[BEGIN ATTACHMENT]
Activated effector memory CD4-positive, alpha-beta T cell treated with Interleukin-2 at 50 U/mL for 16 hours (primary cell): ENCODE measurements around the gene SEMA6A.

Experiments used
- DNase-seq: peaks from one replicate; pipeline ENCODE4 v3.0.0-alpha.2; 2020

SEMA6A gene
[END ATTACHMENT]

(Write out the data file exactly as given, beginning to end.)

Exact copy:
Activated effector memory CD4-positive, alpha-beta T cell treated with Interleukin-2 at 50 U/mL for 16 hours (primary cell): ENCODE measurements around the gene SEMA6A.

Experiments used
- DNase-seq: peaks from one replicate; pipeline ENCODE4 v3.0.0-alpha.2; 2020

SEMA6A gene